March 4, 2014 11:22AM
David Wilson | Jeff Manes/For Sun-Times Media
“creepy-crawly (kree-pee kraw-lee) 1. noun: a creepy or crawling animal, especially an insect.”
– Dictionary.com Unabridged
Along with his sister, Kelly, David Wilson owns and operates Monroe Pest Control in Hobart.
Wilson, 50, lives in Hobart and graduated from Hobart High School. He earned a bachelor’s degree in business management at Indiana University in Bloomington.
Did you play football for Hobart High School?
“Yes, I played for Coach Howell,” he said. “We went downstate my junior and senior years and lost both years to Columbus East and then Carmel. My dad played for Hobart, too.”
“The Hoosiers won the national championship the year before I went to IU in 1981 and won it the year after I left in 1987. Coming from Hobart, I didn’t realize that Indiana was a basketball state. It wasn’t until I lived in Bloomington that I realized I was wrong. They converted me into a basketball fanatic.”
The family business?
“My grandfather bought the business off of Monroe in 1928. He kept the brand name because there was a certain client base. It was actually Monroe Chemical Distributors out of Chicago, but they had a pest control branch in Gary. My grandfather worked there. That’s where he met my grandmother, who was the secretary. After they were married, they bought that branch of the business.
Where was the original location?
“They started out at 7th and Washington. After my dad, Red Wilson, graduated from IU, they relocated to 8th and Adams. That would have been in the early ’60s. In the mid-’70s, they outgrew that and found this place.”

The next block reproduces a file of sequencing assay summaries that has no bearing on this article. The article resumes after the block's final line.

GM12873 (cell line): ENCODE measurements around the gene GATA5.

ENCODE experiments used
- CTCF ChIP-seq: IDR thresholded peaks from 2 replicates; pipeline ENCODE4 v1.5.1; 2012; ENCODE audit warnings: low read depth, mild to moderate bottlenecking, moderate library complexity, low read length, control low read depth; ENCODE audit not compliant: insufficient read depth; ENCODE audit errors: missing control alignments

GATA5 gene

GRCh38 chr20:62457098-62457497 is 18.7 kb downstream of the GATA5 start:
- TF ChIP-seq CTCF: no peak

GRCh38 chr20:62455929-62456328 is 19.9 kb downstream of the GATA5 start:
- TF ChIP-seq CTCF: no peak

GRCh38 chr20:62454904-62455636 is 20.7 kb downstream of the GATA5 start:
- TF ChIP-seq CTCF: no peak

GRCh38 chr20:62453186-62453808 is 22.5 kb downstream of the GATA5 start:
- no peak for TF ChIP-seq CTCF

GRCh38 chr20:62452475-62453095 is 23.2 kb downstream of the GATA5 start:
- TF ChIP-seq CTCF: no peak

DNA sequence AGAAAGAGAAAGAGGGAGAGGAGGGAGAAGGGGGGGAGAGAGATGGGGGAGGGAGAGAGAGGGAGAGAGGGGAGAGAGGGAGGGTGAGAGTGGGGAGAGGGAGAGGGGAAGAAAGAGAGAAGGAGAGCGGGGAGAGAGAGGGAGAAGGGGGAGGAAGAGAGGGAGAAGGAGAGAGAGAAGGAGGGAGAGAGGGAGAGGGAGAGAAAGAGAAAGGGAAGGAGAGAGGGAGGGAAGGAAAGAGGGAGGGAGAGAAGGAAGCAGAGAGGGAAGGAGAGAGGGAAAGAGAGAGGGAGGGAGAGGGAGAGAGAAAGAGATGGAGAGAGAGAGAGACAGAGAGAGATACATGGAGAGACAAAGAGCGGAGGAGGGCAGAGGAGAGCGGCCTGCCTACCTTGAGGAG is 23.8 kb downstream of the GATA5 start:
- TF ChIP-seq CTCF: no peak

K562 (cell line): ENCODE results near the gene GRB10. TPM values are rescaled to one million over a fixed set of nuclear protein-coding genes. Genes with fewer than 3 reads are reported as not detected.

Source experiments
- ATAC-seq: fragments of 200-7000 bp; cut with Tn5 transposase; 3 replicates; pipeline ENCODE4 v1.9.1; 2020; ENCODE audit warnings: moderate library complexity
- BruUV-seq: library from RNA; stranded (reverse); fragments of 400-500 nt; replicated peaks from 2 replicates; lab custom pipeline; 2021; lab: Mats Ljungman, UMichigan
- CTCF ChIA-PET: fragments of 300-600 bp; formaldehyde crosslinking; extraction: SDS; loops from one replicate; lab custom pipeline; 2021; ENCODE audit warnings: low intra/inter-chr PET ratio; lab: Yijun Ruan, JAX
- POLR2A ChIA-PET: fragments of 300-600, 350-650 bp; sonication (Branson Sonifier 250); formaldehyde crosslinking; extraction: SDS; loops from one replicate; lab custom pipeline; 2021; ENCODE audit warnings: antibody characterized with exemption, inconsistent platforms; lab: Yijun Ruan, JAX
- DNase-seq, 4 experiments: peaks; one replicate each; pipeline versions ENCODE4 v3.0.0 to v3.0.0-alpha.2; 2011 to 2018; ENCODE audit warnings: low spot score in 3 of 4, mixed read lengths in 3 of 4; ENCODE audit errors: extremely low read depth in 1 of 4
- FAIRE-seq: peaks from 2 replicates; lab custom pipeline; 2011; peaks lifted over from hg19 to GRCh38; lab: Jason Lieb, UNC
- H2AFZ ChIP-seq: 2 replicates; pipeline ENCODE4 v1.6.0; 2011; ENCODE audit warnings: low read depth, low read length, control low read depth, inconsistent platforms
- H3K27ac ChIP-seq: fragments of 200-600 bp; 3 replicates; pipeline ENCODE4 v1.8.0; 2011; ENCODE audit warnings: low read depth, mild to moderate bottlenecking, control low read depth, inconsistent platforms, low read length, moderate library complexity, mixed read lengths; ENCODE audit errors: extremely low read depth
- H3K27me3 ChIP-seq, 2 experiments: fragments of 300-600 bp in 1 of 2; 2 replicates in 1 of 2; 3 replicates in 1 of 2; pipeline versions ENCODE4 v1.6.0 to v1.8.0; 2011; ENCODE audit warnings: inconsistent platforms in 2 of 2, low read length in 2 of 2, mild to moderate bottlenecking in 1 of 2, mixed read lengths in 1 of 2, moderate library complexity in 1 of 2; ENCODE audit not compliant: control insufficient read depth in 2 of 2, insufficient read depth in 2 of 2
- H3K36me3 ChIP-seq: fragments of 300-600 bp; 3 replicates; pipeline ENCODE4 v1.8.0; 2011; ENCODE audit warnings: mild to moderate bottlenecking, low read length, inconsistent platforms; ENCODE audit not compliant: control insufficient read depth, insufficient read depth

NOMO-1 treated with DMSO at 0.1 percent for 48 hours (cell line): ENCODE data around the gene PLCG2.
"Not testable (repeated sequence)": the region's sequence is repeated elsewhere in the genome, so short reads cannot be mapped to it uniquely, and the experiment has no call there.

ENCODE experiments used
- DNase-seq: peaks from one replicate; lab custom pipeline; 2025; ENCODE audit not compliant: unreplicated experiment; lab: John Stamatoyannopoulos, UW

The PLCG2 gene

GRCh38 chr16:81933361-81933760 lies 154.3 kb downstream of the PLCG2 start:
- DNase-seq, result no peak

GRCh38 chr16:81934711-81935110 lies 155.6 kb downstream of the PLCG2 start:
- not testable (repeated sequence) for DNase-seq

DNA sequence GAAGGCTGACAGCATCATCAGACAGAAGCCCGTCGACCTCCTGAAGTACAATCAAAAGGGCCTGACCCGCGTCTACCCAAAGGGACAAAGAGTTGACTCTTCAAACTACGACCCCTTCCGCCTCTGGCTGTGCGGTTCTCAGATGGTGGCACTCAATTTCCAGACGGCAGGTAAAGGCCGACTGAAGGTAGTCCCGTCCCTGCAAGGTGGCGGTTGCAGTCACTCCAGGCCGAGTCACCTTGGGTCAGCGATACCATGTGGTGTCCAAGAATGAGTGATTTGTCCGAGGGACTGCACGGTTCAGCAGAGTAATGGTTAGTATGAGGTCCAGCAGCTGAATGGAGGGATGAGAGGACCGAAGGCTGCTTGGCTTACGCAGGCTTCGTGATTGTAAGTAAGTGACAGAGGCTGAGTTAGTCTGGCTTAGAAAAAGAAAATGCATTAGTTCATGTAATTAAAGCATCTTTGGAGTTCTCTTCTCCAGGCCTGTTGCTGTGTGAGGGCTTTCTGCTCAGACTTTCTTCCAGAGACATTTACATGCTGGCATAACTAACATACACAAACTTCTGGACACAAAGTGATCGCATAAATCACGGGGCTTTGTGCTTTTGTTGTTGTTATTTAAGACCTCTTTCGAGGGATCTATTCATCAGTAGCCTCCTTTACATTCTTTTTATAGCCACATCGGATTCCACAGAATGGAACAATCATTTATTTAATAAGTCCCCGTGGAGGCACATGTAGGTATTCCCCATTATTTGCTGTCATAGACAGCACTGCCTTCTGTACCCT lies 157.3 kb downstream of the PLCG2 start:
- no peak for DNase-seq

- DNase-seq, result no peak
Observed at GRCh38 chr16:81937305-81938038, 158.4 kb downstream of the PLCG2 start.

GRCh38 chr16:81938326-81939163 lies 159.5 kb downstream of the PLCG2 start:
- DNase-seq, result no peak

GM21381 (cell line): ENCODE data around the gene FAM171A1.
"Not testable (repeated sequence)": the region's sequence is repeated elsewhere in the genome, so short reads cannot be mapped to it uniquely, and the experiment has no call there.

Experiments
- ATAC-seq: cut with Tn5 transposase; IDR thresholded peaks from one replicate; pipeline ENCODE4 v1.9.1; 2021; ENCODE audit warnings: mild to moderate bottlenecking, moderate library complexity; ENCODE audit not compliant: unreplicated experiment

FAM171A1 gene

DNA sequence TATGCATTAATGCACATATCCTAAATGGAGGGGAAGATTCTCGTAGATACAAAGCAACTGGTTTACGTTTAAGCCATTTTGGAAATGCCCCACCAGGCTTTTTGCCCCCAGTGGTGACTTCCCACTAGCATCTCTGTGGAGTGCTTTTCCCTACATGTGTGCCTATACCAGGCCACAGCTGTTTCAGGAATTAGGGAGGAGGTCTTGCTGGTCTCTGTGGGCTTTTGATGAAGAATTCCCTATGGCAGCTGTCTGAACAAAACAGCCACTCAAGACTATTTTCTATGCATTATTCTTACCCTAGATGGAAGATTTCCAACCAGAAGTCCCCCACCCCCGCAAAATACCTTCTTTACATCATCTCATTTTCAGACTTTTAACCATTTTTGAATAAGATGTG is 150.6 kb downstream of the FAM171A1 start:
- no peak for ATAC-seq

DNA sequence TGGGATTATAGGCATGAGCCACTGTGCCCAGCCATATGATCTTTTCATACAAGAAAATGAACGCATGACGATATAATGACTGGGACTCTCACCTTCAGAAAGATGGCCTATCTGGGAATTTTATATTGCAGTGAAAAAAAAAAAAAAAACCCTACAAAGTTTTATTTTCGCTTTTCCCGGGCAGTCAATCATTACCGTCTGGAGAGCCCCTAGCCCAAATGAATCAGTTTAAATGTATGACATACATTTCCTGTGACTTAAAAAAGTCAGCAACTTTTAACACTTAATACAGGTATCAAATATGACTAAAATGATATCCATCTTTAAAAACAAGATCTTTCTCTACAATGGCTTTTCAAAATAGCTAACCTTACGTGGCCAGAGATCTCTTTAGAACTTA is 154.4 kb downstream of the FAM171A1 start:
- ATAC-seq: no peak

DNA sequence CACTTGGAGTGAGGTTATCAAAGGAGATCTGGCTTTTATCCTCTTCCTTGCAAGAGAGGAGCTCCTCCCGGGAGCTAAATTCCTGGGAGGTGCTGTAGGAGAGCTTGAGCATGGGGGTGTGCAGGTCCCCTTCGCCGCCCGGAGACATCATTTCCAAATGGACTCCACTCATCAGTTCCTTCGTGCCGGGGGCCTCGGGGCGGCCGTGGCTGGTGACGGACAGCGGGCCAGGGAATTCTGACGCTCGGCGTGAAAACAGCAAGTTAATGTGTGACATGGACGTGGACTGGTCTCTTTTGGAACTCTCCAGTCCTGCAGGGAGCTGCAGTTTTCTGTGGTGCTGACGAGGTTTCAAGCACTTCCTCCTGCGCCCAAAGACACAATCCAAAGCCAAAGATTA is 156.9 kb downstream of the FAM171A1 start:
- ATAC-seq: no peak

How does Monroe Pest Control differ from the large pest control chains?
“The large corporations like to sign up clients to yearly contracts. A lot of people don’t like that. We give people what we think they need: ‘You want us to take care of your wasps? We’ll take care of your wasps. If you have any more trouble, here’s our card.'”
Speaking of wasps, I’d bet you’ve been stung a few times.
“By yellow jackets and hornets? Oh, my. More than a few times. We wear protective gear.”
Which species is the most aggressive?
“Yellow jackets. They have the ability to continue to sting. With that said, the sting of, say, a bald-faced hornet, is something you won’t forget.”
Do you remember your first job in the field?
“Yes, I went with my father on a roach job at Slick’s Laundry on 5th Avenue and Broadway in Gary. It was one of our commercial accounts. The conditions of a Laundromat are good for roaches with all that heat and steam.”
What did your dad you use to eradicate those critters?
“Back then, we used diazinon. Before that, DDT was used. In the ’50s, chlordane was used for bed bugs and termites. Chlordane was taken off the market in the mid-’80s.”
I can only imagine some of the poisons your grandfather used in the 1920s and ’30s.
“They used some harsh materials. I know they mixed their own roach powder from the ’20s all the way to the ’70s. It was sold over the counter to folks in this area.”
Your busiest time of year?
“April through October. Commercial business we do 12 months out of the year – restaurants, hospitals, taverns, nursing homes, grocery stores…”
Common culprits you deal with?
“Termites, roaches, carpenter ants, wasps, mice, rats, bats, spiders in the fall … Bed bugs are huge right now.”